The notion of an “optimal” solution in this setting is therefore ambiguous, as a few feasible solutions may be contemplated. To illustrate this observation, let d_{ij }denote a distance metric between some U_{i }∈G and T_{i }∈ A. Different bipartite graphs resulting from minimization of distinct performance measures can be considered:
 1. GA_{i}, resulting from minimizing the maximum distance between U_{i }∈G and T_{i }∈ A, assuming that all targets are attacked by the UAVs (each UAV is assigned to a different target),

$\begin{array}{cc}{\mathrm{GA}}_{1}:{d}_{1}^{*}=\mathrm{min}\ue89e\phantom{\rule{0.8em}{0.8ex}}\ue89e\underset{i\in G,j\in A}{\mathrm{max}}\ue89e{d}_{\mathrm{ij}}& \left(11\right)\end{array}$
 2. GA_{2}, resulting from minimizing the sum of distances between U_{i }∈G and T_{i }∈ A, assuming again that all targets are attacked by the UAVs (each UAV is assigned to a different target).

$\begin{array}{cc}{\mathrm{GA}}_{2}:{d}_{2}^{*}=\sum _{i\in G,j\in A}\ue89e{d}_{\mathrm{ij}}& \left(12\right)\end{array}$

In certain scenarios, one may choose to attack only a subset of all targets, A′∈ A. In this case Eqs. (11) and (12) should be modified into

$\begin{array}{cc}{\mathrm{GA}}_{1}^{\prime}:{{d}_{1}^{*}}^{\prime}=\mathrm{min}\ue89e\phantom{\rule{0.8em}{0.8ex}}\ue89e\underset{i\in G,j\in {A}^{\prime}}{\mathrm{max}}\ue89e{d}_{\mathrm{ij}}\ue89e\text{}\ue89e\mathrm{and}& \left(13\right)\\ {\mathrm{GA}}_{2}^{\prime}:{{d}_{2}^{*}}^{\prime}=\sum _{i\in G,j\in {A}^{\prime}}\ue89e{d}_{\mathrm{ij}},& \left(14\right)\end{array}$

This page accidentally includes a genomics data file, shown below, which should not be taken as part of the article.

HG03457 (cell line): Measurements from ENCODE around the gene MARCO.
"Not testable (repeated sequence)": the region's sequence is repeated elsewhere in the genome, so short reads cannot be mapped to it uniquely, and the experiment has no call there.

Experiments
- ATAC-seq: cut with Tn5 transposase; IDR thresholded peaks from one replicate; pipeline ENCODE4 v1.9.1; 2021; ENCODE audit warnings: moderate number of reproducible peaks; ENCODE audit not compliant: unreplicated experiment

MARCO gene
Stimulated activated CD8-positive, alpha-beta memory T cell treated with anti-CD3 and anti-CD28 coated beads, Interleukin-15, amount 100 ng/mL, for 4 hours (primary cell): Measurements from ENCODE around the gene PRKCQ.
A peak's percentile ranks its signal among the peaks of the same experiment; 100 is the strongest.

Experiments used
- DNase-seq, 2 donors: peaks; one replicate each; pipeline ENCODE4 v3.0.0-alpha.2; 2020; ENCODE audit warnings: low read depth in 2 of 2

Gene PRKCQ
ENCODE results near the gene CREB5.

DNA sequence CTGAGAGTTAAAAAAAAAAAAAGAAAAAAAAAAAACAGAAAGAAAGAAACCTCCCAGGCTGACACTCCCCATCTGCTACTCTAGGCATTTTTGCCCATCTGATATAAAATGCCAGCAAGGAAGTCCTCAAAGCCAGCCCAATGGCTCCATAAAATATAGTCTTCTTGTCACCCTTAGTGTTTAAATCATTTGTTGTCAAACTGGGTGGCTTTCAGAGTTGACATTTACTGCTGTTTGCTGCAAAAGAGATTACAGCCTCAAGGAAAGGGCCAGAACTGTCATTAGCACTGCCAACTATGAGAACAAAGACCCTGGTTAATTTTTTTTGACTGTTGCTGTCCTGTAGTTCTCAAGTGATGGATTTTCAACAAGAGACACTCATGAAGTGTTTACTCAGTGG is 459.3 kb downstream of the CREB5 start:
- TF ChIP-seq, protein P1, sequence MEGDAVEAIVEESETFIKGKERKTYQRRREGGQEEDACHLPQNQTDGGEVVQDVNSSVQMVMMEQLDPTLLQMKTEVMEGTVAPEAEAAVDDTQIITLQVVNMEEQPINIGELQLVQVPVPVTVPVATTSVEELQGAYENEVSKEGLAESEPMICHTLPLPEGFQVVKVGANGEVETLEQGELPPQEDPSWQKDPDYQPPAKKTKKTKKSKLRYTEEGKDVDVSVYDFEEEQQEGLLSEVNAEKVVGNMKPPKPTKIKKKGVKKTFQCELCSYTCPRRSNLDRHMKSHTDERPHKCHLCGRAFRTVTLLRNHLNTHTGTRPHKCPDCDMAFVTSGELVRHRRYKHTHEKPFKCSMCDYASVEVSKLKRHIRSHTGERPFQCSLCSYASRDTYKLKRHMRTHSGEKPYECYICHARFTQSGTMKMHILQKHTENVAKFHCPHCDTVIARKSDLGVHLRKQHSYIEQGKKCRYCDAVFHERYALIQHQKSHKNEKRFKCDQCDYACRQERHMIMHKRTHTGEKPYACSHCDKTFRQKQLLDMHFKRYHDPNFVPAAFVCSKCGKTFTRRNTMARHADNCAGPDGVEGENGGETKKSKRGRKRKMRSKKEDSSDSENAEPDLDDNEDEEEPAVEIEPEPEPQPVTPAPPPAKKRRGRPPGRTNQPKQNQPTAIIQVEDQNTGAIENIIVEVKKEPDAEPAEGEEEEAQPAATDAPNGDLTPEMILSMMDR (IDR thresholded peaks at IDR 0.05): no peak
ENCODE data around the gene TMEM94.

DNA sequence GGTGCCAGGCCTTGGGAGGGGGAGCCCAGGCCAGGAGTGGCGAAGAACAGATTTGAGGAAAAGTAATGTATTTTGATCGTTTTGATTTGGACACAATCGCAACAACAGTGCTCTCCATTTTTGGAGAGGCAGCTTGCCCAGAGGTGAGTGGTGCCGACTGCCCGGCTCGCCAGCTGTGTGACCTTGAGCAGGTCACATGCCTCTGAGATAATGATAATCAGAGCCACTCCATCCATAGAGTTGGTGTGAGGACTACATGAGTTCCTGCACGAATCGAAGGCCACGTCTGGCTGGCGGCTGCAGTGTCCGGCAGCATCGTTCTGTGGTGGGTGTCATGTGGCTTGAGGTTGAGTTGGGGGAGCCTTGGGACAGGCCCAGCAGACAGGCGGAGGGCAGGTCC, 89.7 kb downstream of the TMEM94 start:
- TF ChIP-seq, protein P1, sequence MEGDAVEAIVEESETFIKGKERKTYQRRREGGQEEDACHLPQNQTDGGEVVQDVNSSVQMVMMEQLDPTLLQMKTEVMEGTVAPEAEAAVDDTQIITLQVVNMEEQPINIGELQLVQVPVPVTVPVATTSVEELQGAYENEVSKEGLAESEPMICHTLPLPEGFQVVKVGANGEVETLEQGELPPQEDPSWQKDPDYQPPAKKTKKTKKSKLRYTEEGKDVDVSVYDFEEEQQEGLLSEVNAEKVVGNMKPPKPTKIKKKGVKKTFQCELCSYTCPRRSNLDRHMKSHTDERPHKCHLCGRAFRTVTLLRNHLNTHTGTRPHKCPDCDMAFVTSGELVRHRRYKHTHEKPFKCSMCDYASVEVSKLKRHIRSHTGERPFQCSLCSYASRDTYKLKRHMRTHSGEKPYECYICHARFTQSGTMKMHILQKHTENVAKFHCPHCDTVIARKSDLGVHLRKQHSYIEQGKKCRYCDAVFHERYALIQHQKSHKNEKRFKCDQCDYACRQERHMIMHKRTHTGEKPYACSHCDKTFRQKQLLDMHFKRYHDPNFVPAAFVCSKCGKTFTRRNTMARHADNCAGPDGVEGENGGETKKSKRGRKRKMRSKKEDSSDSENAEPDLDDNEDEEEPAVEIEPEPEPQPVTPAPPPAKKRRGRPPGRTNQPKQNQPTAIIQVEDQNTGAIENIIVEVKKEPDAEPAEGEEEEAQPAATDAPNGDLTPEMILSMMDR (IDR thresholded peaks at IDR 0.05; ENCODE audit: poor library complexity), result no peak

respectively.

Consider, for example, the bipartite graph of FIG. 6, showing the distance metrics between four UAVs (U_{1}, U_{2}, U_{3}, U_{4}) and targets (T_{1}, T_{2}, T_{3}, T_{4}). The optimal solution in the sense of Eq. (11) is GA_{1}={U_{1}→T_{2}, U_{2}→T_{1}, U_{3}→T_{3}, U_{4}→T_{4}} with d*_{1}=10, d_{2}=29; the optimal solution in the sense of Eq. (12) is

GA_{2}={U_{i}→T_{i}, i=1, . . . , 4), with d_{1}=12, d*_{2}=27; and the optimal solution in the sense of Eq. (13) is GA_{1}′={U_{1}→T_{1}, U_{2}→T_{3}, U_{3}→T_{4}}, with d*=9, d_{2}=16. In the last case, targeting T_{2 }can be determined at the next stage/step where possibly there will be new distance metrics to choose from.

In one embodiment of the present invention, optimization of the distances between said UAV's to said attack targets is done by minimizing the sum of distances of said UAV's to said attack targets.

The TA capabilities rely on the arrangement of the UAV's in trees and on the intercommunication capabilities among the UAV's using adhoc routing. Every

UAV is autonomous, performing autonomous decisions and behaving according to the changes in the theater. However, when a UAV becomes a node in a tree created by the MRA, it upgrades its behavior and acts as a member of a group.

In one embodiment of the present invention task assignment capabilities are configured so that:

 each node Ui in a tree (or a subtree) locates all the detectable attack targets, identifies them and computes its distance to each attack target; the attack target ID is the attack target location;
 at each time step t (i), a node v constructs a weighted bipartite graph B_{v}[t(i)] representing the distances between each Ui and Tj related to the subtree rooted at v;